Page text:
4

This is a JTAG connector used for development and testing. Here's a picture of an old Pi B+ featuring the signal names printed on it: AFAIK it's useless unless you have VideoCore documentation and tools from Broadcom.


4

The most likely cause for BS270 (or any n-channel JFET) to continue conducting is, as you said, "G leg not connected to anything". The capacitance in the Gate junction stores a charge created when you turned the LED "ON". You should be able to drain the charge by connecting a resistor between the Gate junction and Ground - as shown in the ...


2

Any GPIO which is not connected to a voltage will float between high and low. You need to give the GPIO a fixed voltage by supplying a pull to 3V3 or a pull to ground. The weak internal pulls (about 50kohm) can easily be overcome by noise. Try adding an external pull of around 5kohm or lower until the GPIO is stable in your environment.


2

What sort of frequencies are you talking about? pigpio can do this with waves (hardware timing). E.g. http://abyz.me.uk/rpi/pigpio/examples.html#Python_wavePWM_py My new lg library can do this using software timed PWM. E.g. Python http://abyz.me.uk/lg/py_lgpio.html#tx_pwm pigpio example using pigs (command line) G1=12 G2=13 OFFSET=500 B1=$((1<<$G1)) B2=...


1

It's fine to leave it connected, but the power consumption of the Pi may not be what you expect it to be. Unless WAKE_ON_GPIO is set to 0, and POWER_OFF_ON_HALT is set to 1 in the bootloader config, the Pi will still consume a lot of power.


1

In my younger years (long before microprocessors) I spent some time working on automotive electronics. This is a HOSTILE environment - motorcycles are an order of magnitude worse. It is possible BUT is somewhat a specialist field. You NEED an isolated supply, extensive shielding, all inputs should ideally be galvanically isolated and any connections need ...


1

It's not clear from your question that you need to measure current. As a practical matter, measuring voltage is often easier. @Dougie comment suggesting an [opto-coupler (a.k.a. opto-isolator)] is a good one as it provides galvanic isolation - an important safety consideration working with mains voltages. As you've seen in the comments, there are various ...


1

AWG = "American Wire Gauge" is a standard for the thickness of wire (check Wikipedia). AWG 22 is equivalent to a wire surface of about 0.3 mm^2. That's fine to be used in breadboards. If you don't need to transmit a lot of power, that should be fine. If you use it also for the power lines, you might need thicker wire or take several wires for ...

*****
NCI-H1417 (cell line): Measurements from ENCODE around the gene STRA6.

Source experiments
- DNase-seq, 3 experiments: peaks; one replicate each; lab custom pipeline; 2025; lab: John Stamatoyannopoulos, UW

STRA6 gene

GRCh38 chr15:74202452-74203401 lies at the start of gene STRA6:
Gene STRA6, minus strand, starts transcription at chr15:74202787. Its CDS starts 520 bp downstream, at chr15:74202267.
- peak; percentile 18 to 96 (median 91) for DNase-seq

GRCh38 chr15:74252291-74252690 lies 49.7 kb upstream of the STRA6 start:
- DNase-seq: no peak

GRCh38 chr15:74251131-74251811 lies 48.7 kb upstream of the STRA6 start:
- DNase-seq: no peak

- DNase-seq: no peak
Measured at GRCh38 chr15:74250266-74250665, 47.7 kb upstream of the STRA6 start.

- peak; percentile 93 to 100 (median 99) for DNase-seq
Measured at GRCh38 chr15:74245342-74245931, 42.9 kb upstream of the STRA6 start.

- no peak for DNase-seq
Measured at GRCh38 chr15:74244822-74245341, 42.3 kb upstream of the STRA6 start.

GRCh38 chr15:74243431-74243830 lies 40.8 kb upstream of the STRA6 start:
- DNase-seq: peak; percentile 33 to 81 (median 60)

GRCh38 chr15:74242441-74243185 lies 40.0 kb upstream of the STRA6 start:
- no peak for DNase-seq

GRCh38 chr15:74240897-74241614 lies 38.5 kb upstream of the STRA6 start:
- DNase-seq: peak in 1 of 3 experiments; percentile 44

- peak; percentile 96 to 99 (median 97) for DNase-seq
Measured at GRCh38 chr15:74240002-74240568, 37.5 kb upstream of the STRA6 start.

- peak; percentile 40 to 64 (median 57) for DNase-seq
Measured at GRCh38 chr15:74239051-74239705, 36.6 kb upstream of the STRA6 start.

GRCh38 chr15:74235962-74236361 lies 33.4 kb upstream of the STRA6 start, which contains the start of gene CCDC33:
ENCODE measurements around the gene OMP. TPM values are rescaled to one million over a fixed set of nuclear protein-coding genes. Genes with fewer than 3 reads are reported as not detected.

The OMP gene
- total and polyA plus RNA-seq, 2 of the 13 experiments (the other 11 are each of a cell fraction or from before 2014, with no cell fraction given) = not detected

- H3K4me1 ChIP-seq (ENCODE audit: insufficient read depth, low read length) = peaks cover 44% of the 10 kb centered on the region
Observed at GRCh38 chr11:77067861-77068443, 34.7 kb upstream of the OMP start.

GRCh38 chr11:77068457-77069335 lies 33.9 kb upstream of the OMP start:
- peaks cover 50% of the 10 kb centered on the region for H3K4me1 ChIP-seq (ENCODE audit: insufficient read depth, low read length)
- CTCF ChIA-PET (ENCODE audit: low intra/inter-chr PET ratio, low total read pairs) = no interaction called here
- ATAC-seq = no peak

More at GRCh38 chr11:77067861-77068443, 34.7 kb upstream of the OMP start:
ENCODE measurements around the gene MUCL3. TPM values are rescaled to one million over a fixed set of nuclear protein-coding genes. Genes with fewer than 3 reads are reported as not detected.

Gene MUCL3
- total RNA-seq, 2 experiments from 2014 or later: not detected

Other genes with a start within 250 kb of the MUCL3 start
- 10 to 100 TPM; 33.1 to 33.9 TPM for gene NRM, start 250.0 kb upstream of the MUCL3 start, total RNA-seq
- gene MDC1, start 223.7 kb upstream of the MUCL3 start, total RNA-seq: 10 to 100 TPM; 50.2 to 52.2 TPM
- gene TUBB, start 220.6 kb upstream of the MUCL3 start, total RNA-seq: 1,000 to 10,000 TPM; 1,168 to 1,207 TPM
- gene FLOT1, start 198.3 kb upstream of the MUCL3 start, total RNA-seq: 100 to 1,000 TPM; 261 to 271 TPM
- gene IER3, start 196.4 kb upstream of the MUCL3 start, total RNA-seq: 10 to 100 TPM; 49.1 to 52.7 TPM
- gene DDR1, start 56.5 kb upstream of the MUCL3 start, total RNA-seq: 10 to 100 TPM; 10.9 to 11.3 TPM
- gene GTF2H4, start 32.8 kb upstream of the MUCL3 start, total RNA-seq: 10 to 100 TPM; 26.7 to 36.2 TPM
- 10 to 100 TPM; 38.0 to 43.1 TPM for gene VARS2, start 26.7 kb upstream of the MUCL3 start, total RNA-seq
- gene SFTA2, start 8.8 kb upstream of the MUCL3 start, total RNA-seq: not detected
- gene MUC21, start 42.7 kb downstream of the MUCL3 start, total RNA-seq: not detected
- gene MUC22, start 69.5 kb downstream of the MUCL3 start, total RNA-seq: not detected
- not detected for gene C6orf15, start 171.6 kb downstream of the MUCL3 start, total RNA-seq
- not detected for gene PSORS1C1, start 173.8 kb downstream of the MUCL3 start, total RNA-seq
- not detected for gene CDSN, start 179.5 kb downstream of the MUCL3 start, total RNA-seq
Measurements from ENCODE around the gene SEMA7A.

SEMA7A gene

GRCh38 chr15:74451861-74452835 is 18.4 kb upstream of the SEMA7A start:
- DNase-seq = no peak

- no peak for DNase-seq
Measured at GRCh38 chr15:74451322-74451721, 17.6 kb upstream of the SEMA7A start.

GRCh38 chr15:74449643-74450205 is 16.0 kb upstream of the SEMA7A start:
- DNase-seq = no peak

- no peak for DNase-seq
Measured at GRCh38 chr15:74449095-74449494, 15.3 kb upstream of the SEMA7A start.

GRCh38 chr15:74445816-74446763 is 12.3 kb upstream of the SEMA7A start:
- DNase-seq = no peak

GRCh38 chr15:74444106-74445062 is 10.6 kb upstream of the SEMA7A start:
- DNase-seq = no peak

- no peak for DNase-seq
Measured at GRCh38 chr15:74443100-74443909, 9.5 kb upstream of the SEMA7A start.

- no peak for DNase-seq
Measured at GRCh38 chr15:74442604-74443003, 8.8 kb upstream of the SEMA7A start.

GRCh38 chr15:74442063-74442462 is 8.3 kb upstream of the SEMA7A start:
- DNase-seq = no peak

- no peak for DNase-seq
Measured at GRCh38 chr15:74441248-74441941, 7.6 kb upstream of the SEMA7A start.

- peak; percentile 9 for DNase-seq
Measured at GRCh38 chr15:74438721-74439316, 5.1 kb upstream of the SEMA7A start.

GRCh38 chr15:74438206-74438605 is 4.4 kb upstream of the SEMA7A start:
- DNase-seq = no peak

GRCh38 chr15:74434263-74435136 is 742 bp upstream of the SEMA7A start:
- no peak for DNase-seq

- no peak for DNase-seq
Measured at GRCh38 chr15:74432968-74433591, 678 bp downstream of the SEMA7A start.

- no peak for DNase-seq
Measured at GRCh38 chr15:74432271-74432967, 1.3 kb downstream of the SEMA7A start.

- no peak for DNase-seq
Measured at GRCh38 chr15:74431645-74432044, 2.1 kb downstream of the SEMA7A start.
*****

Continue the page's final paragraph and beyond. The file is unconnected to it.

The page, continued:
1

If I understand your objectives correctly, it seems that your idea is generally sound. But, the devil is in the details as they say. Reviewing your diagram: It appears that the purpose of the Low Battery Cutoff Switch and the N.O. 12 V Relay is to signal the RPi (via GPIO input) that it should execute a shutdown soon. However, 12.3V seems too high for a low-...


1

Is it possible to replace it to save this rpi? Maybe... But it is literally impossible for anyone here (remote, no hands-on) to tell you if your board is repairable or not. I don't know if the odds improve significantly if we were "hands-on". All you can do is try replacing the component that you blew off the board, and see what happens. The RPi ...


1

After spending ~ 20 min searching for an actual data sheet on the SH5461AS - and not finding one - I'm of the opinion this is JAPCJ (just another piece of Chinese junk). My best advice is chuck it in the bin & find a part by a reputable manufacturer. There are lots of manufacturers that publish spec sheets (even on parts as old as this one) - here's an ...


1

What you are missing is a specification: "How much current does your LED Tinsel require to operate?" Give us that info, and we can give you a definitive answer - without it, we have to guess - and that's a waste of everybody's time, no? I Guess: The GPIO pin can not supply enough power to drive your LED Tinsel. You can do some research on that. ...


1

When the GPIO pin is set to OUT mode, it can be in two states, LOW or HIGH. Have you put your pin into HIGH state? If yes, then it's possible that the GPIO doesn't provide enough current to power a LED tinsel.


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